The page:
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Bicycling a bit on Rokkosan in between Working

The feeling of riding on the mountain with the wind blowing in your face! Totally forget about work for a moment.

I decided to go for a quick bike ride on Rokkosan. This is because working in the same space for a long time makes one stagnate and work efficiency drops. Needless to say, the best thing about ROKKONOMAD is just one step out the door is the wide forest of Rokkosan. Normally, if you want a natural environment to refresh your mind, it often takes too much time and effort to get there, so one might not be able to switch their mindset effectively. (Actually one advantage of Kobe is that it only takes 30-40 minutes to get to the mountains or the sea.)

The West Rokko Driveway, which traverses the top of Rokkosan, has gentle inclines and curves that make it nice to bicycle.

Some ROKKONOMAD members have even cycled from their homes on Port Island and pedaled up to the share office on the mountain. However, to be honest, the Omote Rokko Driveway (the road leading up Rokkosan from Tsurukko, Nada-ku, Kobe City, which was a toll road until 2002) is a very steep slope. I wouldn’t recommend it unless you are very familiar with it. Also, if you want to try it, weekdays are recommended because there are a lot of cars on the road on weekends.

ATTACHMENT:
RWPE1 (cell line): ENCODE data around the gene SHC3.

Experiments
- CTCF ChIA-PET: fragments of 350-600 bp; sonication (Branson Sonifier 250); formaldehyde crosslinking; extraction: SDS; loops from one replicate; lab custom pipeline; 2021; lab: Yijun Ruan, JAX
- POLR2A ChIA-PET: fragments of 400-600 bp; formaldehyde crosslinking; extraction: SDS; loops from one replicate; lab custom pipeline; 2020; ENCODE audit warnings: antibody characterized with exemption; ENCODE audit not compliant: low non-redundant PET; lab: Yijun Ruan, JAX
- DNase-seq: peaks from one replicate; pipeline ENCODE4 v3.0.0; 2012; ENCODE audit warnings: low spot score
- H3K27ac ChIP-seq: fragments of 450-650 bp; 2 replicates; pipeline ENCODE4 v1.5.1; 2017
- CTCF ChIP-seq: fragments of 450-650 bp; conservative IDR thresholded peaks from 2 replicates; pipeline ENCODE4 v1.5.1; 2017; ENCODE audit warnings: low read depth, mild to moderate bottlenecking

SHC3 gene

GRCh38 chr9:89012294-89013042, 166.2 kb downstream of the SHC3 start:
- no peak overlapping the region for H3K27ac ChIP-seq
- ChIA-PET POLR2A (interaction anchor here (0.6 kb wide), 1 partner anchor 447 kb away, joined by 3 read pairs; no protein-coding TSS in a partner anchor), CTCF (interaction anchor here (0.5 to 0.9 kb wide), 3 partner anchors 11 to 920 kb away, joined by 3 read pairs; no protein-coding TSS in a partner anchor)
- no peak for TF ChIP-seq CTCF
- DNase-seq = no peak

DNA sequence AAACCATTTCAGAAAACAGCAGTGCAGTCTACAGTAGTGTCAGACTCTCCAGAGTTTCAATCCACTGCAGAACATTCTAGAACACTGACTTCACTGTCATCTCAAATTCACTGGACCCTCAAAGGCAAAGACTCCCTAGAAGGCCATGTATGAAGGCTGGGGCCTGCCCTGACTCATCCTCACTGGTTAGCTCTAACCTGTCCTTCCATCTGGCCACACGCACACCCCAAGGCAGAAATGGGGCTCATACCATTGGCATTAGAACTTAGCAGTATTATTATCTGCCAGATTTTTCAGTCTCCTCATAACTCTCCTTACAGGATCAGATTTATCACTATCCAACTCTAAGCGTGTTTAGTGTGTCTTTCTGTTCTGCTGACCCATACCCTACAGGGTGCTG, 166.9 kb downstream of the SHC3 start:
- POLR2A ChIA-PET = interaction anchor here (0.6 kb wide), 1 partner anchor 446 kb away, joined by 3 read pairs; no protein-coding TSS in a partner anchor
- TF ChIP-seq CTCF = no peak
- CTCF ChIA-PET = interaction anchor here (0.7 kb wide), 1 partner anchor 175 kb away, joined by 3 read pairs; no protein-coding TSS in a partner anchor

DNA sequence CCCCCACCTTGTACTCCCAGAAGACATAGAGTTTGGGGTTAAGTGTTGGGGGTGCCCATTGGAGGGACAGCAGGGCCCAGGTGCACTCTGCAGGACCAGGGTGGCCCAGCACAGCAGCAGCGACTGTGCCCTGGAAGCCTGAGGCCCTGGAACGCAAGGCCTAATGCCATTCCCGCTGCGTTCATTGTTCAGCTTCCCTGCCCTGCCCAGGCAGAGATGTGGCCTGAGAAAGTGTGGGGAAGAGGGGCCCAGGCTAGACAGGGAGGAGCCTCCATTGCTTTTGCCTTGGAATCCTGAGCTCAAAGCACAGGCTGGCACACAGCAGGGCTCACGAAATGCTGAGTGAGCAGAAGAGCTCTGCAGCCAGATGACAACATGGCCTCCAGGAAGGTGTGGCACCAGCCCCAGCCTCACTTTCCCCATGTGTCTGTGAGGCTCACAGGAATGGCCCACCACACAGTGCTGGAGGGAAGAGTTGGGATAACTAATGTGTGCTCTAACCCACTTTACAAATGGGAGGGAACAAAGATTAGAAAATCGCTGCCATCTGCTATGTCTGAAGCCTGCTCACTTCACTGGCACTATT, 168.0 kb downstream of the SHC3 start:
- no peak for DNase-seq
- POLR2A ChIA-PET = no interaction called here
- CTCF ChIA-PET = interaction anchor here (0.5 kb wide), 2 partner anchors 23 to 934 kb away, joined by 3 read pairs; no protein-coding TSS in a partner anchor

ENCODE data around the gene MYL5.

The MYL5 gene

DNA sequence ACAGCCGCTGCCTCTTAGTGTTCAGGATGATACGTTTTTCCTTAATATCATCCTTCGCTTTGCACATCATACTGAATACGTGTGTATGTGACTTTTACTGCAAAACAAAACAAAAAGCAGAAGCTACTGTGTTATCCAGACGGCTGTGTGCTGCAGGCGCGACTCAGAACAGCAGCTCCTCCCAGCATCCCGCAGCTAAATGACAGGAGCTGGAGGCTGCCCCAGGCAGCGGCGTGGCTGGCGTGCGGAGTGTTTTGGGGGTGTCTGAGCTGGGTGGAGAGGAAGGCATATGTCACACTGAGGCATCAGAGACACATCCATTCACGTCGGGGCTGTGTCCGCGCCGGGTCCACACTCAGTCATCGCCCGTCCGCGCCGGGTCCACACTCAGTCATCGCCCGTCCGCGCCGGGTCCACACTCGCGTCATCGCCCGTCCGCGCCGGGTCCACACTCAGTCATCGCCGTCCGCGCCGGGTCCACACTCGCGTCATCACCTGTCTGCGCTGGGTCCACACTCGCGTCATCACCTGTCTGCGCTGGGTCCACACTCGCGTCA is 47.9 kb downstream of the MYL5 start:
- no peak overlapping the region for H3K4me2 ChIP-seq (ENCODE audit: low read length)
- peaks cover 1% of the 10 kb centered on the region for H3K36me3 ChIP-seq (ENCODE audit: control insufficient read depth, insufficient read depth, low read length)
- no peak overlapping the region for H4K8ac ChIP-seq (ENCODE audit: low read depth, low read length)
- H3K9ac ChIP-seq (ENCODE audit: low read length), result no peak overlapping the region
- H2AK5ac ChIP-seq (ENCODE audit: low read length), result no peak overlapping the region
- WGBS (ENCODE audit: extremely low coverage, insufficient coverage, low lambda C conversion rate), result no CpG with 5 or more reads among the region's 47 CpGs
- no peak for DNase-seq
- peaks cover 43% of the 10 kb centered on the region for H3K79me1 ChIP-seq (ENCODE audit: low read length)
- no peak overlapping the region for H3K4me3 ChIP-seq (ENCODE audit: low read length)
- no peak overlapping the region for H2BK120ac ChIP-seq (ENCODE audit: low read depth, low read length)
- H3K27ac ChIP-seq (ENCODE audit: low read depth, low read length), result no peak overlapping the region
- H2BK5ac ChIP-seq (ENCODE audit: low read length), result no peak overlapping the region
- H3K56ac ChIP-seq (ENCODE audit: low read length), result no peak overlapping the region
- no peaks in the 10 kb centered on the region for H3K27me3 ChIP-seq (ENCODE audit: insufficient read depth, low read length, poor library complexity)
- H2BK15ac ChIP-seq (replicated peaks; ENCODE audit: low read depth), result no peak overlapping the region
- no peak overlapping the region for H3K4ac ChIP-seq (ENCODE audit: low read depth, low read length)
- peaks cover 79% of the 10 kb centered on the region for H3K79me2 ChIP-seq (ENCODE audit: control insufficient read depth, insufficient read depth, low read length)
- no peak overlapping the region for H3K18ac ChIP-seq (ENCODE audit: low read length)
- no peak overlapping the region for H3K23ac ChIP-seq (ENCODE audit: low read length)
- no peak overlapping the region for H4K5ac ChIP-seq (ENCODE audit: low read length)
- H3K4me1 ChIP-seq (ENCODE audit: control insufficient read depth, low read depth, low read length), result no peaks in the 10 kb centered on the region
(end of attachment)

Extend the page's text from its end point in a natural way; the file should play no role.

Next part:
However, if you take the Prefectural Road 16 Akashi-Kobe-Takarazuka Route (Nishi-Rokko Driveway) from the Arima Road in Suzurandai, Kita Ward, Kobe City, passing by the Kobe Municipal Arboretum and coming up the mountain, you don’t have to be a serious cyclist to do it, as it doesn’t have endless hills with steep angles. In fact, this time I rode uphill from the former site of the Suzuranoyu (public bath) along the Arima Highway (rumor has it that it is scheduled to reopen in 2022) and stopped by the Kobe Municipal Arboretum. It takes about 20 minutes to get to the botanical garden, and the first 10 minutes or so are a bit tough, but it starts to slow down around the Gotsuji intersection before the botanical garden. After crossing the forest botanical garden, the rest of the course is light ups and downs, and one can just let the wind cut through and go for a quick ride.

Accelerate through the curves around the Kobe Municipal Arboretum without pedaling!

Kobe is a good city because it allows people to make various choices according to their own level and mood when dealing with nature. Those who really want to hill climb can choose the Omote Rokko Driveway and bike up from the bottom. If that’s a bit too hard……, one can load a bike in the back of the car and set off, starting from the top of the mountain and cycling around. If you don’t have a car, one can choose to put their bike in a bag, ride the Rokko Cable, and put the bike together at the top of the mountain. As mentioned above, once on the mountain, the rest is fairly easy.

Kobe Municipal Arboretum with its beautiful winter groves (*Bicycles are allowed up to the entrance. Bicycles are not allowed inside the park.)